Warning: Disturbing photo ahead!
The graphic photos posted to the Facebook page of 24-year-old Catt Gallinger have Facebook users doing double takes and sharing Catt's photos as a warning to others who might be considering getting eyeball tattoos. Catt added four graphic photos of herself to Facebook on September 20, and urged others to share her plight after receiving a sclera tattoo, which is a tattoo of the whites of the eyeballs. Catt alleged that she received the eyeball tattoo approximately three weeks prior to the photos being taken by a tattoo artist named Eric Brown.
Gallinger went on to report that she had to see an eye specialist as a result and that she risks blindness because of the eyeball tattoo. Catt blamed the melee on "undiluted ink, over injection, not enough/smaller injections sights." Gallinger wrote that she has visited the hospital three times in the wake of getting the eyeball tattoo, makes sure she avoids pet dander, and keeps her hands clean when touching her eye. A regimen of antibiotics and steroid drops reportedly didn't help reduce the internal swelling in her eye, although Catt's external swelling did resolve itself after one week. The graphic photos show purple drops that appear like tears flowing from Catt's right eye.
According to Global News, Catt hails from Ottawa, and has seen plenty of friends who've gotten eyeball tattoos. However, the eyeball tattoo that Gallinger received was after giving in to pressure on September 5. Catt learned that the same tattoo artist who begged her to let him tattoo her eyeball had allegedly given other people sclera tattoos that didn't go well.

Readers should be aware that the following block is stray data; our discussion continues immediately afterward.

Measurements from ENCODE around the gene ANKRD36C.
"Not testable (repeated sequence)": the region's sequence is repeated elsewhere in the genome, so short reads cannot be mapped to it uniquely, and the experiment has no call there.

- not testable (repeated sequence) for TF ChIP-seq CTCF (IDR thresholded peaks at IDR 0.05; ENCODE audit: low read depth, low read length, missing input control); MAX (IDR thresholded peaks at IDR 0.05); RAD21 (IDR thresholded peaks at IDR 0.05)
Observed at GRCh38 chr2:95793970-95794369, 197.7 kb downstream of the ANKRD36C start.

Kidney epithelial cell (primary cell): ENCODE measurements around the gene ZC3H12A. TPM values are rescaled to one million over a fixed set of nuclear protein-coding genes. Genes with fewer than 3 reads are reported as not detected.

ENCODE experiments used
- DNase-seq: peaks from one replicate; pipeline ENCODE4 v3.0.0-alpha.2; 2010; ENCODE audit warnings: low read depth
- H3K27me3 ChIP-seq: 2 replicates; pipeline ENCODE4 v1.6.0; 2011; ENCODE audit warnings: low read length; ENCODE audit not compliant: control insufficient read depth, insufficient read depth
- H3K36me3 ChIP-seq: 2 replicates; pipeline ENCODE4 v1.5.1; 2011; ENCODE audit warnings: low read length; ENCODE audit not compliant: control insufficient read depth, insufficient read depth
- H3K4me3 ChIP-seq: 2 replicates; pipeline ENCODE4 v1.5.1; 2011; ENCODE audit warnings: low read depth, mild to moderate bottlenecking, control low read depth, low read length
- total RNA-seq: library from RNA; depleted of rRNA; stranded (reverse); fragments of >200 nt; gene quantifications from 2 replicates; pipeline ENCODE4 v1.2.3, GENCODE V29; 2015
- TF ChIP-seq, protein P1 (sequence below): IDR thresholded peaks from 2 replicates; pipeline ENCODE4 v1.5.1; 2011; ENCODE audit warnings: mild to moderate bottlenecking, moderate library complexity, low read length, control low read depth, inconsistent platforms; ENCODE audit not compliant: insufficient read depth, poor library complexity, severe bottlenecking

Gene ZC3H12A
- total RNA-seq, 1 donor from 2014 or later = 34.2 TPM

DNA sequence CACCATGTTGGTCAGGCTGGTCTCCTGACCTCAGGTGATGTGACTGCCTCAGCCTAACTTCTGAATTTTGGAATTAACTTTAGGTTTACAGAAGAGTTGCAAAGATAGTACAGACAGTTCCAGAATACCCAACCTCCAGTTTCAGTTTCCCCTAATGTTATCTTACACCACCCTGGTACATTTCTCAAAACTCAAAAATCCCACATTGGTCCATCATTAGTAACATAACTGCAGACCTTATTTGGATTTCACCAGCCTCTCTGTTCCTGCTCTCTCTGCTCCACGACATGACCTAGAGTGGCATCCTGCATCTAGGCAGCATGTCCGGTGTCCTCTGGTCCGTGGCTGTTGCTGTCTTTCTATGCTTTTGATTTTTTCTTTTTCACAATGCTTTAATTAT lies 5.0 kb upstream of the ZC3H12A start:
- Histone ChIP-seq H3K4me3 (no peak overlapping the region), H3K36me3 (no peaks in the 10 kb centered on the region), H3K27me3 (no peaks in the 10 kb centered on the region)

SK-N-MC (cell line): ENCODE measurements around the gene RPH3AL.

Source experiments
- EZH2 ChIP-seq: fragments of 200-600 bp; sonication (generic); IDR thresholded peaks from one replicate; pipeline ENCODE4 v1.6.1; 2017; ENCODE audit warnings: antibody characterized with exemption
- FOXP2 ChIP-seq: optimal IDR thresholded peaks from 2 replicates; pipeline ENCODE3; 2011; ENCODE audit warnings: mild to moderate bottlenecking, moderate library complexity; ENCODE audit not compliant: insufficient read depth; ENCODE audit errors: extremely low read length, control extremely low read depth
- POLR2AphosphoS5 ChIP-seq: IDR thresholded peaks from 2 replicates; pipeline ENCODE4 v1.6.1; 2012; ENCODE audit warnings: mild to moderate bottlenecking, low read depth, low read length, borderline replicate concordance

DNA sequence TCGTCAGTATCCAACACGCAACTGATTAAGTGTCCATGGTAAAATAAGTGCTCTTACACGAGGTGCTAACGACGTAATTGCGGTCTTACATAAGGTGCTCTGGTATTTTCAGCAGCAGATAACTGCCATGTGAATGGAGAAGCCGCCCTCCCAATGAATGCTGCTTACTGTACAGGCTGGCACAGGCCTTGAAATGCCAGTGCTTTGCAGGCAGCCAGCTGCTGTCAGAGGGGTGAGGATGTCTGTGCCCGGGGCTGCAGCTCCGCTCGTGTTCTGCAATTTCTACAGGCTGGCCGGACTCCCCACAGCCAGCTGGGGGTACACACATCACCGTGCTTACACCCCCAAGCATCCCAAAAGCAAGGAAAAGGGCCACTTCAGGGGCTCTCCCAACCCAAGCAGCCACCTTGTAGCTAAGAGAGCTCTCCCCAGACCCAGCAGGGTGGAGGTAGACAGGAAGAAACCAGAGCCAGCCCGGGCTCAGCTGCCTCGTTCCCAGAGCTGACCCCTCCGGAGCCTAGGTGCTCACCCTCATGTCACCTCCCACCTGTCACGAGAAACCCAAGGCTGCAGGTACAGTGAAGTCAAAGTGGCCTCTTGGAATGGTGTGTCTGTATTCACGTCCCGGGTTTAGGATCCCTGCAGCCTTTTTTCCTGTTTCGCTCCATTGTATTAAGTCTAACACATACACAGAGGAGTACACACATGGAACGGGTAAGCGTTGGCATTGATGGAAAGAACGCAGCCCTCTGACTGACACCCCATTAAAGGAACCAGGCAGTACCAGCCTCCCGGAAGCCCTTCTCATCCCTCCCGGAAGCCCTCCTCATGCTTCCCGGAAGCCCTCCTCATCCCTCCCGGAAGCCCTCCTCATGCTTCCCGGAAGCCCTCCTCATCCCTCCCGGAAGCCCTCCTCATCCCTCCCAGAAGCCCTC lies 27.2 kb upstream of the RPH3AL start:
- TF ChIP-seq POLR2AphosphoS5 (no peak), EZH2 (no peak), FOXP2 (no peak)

The possibility of having her eyeball removed enters the picture if ink transfers to Catt's retina. Gallinger, who was reportedly not asked to sign a waiver, plans to press charges of criminal negligence against the tattoo artist. Sclera tattoos are new, but doctors have been issuing warnings against getting them. Eyeball tattoos are permanent and risky. Gallinger doesn't know the fate of her vision, which has been blurry and may require eye tests at regular intervals to ensure the tattoo has not caused permanent damage.
[Featured Image by Antonio Petrone/Shutterstock]